Hardwood Flooring For Your Basement

24 August 2016
 Categories: Home & Garden, Blog


Some homeowners treat finishing a basement as an afterthought. They keep to a strict construction budget and furnish it with castaways from the rest of the house. However, you may have a more polished vision for this area. Hardwood floors are a luxurious addition to any room – including your basement.

Choose the Hardwood

You have so many options for choosing a hardwood for your flooring. The species of the wood helps determine its grain and color, as well as its hardness. Oak is the most common, but cherry, birch, and walnut are also popular flooring options. More exotic hardwoods include Brazilian cherry, teak ,and tigerwood. Since the basement features less natural light that the rest of the house, consider sticking to lighter woods with natural or warm stains.

Select a Board Width

Hardwood boards range in width from two to seven inches. Narrower board widths offer more patterning, while wider boards show off the natural grain in the wood. As Architectural Digest points out, wide planks carry an even more luxurious look than standard hardwood. However, they do tend to be more expensive. The main consideration for your basement finishing is budget. After that, consider how much the flooring will take center stage. If furnishings will be minimal, consider wide planks. However, if your plan is to lay down rugs or furnish with big, comfortable pieces, narrow planks may be a better option.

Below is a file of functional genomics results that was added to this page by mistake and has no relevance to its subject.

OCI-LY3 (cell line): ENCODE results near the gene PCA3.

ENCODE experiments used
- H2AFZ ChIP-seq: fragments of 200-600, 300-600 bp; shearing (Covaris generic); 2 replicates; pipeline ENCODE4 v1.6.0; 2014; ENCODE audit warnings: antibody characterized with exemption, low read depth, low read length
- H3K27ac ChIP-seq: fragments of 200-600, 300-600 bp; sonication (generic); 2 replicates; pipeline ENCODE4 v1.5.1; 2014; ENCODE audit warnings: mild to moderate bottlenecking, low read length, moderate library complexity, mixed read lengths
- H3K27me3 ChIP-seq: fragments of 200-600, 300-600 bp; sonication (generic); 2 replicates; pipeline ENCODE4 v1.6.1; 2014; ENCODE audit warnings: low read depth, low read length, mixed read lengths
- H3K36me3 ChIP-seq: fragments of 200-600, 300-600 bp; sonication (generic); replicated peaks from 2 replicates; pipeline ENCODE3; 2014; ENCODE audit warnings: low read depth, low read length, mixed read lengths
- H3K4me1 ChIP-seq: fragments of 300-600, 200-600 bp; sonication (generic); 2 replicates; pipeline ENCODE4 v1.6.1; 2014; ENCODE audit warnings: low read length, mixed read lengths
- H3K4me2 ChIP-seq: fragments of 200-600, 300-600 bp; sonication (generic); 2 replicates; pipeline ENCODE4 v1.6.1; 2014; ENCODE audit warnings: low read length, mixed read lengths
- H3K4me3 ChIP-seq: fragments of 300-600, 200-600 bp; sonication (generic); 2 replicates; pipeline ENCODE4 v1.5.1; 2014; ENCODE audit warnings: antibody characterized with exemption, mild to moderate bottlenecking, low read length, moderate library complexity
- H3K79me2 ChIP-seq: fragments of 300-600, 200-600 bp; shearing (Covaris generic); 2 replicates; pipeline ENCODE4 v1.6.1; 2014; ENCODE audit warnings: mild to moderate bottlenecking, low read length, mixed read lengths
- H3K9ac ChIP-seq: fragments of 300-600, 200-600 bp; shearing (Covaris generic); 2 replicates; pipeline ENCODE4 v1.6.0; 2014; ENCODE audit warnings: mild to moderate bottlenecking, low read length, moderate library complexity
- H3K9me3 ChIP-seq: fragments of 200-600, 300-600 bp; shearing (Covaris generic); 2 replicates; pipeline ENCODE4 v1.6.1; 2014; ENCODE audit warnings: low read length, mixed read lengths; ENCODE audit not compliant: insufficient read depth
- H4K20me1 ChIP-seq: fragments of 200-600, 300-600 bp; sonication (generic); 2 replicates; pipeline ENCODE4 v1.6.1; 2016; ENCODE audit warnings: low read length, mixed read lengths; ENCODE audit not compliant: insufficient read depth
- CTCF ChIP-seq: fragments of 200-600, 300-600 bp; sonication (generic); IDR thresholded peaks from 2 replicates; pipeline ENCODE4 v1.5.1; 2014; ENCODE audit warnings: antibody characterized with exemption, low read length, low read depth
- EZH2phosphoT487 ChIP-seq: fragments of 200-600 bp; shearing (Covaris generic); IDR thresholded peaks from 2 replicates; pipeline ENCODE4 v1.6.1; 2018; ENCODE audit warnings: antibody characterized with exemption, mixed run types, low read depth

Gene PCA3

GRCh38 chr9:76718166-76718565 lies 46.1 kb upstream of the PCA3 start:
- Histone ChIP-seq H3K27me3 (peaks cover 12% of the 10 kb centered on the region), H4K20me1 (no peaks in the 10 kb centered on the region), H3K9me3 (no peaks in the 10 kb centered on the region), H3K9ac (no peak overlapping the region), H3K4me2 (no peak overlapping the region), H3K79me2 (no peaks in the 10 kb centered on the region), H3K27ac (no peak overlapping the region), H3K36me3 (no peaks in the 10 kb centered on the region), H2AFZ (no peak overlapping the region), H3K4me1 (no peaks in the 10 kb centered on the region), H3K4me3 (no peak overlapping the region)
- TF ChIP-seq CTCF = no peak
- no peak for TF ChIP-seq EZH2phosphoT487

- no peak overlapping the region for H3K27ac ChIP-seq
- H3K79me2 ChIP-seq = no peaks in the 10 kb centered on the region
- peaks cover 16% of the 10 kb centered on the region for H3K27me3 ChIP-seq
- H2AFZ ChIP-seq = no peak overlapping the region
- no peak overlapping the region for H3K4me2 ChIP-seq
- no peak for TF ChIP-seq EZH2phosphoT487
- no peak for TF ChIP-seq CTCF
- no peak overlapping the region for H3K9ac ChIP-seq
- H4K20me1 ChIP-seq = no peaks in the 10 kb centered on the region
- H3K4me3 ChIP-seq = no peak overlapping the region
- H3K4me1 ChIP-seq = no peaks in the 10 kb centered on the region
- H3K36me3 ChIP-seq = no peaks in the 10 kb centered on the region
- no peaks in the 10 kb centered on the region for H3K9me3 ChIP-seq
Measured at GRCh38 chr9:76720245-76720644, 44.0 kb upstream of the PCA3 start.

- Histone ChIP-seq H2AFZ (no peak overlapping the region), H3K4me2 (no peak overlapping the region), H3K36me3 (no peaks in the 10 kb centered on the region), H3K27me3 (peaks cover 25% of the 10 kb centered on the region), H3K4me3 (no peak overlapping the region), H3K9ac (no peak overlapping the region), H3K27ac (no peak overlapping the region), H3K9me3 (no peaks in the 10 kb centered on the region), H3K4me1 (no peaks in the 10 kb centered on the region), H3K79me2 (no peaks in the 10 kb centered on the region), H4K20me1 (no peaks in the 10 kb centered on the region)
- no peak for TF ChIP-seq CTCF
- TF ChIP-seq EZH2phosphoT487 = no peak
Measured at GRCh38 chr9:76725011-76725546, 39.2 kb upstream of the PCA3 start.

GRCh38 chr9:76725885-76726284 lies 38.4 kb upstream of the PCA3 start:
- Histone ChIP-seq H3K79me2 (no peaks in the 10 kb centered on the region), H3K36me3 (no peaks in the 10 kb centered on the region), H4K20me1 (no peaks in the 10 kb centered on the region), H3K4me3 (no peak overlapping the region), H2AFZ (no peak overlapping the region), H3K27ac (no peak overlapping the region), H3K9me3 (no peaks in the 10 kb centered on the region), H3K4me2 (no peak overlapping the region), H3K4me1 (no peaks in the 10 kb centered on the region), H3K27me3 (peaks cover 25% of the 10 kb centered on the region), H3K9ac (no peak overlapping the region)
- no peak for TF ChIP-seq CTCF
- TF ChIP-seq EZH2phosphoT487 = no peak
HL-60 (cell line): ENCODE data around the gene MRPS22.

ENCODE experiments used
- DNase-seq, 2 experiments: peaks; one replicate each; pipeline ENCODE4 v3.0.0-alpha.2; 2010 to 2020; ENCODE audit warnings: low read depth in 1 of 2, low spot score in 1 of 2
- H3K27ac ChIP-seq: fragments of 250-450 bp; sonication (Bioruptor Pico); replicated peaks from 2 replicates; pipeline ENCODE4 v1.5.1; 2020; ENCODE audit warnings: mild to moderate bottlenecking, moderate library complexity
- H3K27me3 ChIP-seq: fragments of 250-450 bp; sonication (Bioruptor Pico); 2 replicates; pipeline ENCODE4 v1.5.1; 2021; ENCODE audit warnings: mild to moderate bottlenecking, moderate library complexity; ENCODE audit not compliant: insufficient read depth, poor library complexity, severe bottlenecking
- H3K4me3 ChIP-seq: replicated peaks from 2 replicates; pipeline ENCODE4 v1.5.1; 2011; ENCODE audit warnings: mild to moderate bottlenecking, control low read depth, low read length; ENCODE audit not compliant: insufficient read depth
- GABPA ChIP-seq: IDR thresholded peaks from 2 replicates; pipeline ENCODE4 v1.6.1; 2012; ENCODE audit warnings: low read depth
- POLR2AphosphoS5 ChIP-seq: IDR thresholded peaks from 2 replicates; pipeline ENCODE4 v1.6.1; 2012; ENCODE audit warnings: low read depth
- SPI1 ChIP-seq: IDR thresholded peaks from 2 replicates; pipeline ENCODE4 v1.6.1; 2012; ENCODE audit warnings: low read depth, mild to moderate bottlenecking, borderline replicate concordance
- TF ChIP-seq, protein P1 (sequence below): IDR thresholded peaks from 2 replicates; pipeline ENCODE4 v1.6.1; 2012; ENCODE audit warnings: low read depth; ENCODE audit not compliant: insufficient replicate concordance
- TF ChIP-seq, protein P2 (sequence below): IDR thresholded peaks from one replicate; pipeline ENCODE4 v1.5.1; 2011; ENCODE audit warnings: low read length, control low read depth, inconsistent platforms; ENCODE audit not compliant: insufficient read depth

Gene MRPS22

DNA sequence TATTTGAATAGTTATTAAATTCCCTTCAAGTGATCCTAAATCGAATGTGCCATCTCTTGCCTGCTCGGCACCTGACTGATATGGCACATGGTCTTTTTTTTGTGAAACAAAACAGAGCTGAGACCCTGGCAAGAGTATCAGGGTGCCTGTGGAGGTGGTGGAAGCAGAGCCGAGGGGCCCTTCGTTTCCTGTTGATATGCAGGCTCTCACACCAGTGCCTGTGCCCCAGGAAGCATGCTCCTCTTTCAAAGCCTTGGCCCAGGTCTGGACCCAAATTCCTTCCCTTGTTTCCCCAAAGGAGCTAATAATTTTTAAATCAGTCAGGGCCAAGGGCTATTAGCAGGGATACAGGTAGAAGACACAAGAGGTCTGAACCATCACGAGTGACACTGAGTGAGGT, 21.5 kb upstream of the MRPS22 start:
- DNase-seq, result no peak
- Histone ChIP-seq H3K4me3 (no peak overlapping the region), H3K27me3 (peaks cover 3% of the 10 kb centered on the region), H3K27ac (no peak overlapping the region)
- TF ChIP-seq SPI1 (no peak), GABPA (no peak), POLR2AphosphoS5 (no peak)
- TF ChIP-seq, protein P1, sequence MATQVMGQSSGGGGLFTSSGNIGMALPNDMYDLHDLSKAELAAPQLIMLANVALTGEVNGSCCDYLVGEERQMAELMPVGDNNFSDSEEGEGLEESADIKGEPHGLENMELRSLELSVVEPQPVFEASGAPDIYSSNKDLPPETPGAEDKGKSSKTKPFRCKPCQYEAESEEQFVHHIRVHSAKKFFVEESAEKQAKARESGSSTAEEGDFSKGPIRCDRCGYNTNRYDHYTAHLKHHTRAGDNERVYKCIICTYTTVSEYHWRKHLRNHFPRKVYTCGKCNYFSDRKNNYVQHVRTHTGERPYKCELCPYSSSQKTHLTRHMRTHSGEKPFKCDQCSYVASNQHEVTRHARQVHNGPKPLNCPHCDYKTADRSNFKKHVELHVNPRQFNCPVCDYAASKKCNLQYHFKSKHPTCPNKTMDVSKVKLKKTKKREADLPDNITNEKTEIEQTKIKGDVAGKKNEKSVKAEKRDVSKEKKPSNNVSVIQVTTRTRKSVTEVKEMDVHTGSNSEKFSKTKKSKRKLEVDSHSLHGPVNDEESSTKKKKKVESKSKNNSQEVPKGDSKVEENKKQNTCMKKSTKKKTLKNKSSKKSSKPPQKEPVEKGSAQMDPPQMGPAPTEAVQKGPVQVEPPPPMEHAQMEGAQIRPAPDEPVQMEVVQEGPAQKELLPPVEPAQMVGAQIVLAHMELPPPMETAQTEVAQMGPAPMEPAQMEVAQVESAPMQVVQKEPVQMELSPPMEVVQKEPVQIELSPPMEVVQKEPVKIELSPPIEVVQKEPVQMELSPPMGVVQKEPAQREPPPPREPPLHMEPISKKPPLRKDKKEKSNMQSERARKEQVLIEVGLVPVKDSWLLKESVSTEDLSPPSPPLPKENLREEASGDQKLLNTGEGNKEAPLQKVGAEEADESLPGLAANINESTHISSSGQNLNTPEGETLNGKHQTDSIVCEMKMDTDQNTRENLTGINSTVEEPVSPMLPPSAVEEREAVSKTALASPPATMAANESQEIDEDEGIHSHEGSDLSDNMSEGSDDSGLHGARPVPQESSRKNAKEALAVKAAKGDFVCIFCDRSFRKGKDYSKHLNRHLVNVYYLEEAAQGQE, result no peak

Talk about an Underlayment

Perhaps the best thing you can do for your basement hardwood floor is choose a good underlayment. First off, you want to increase the comfort the flooring offers with an underlayment that limits noise and adds insulation. Cork and foam are good options for cushioning, especially if you're going with a floating floor. Even more important, look at water-proof underlayments as well. Since basements are below ground, they are more prone to moisture. You don't want your beautiful hardwood floor undone by humidity. Underlayments lined with plastic or vinyl work well to protect your hardwood from the increase in moisture from your basement.

Decide Between Solid and Engineered Hardwood

Solid hardwood planks are comprised of a single piece of wood. They can be sanded and refinished several times, so this is a good choice if your basement will see a lot of traffic. However, solid hardwood is more prone to moisture damage, so you'll have to pay extra care to your underlayment.

Engineered hardwood consists of layers of hardwood bonded together in a cross-grain construction. Because the layers are thinner than solid hardwood, sanding and refinishing is tricky. However, engineered hardwood can withstand more humidity.

Whatever your choice, increase the beauty and value of your home with a basement finished with hardwood flooring.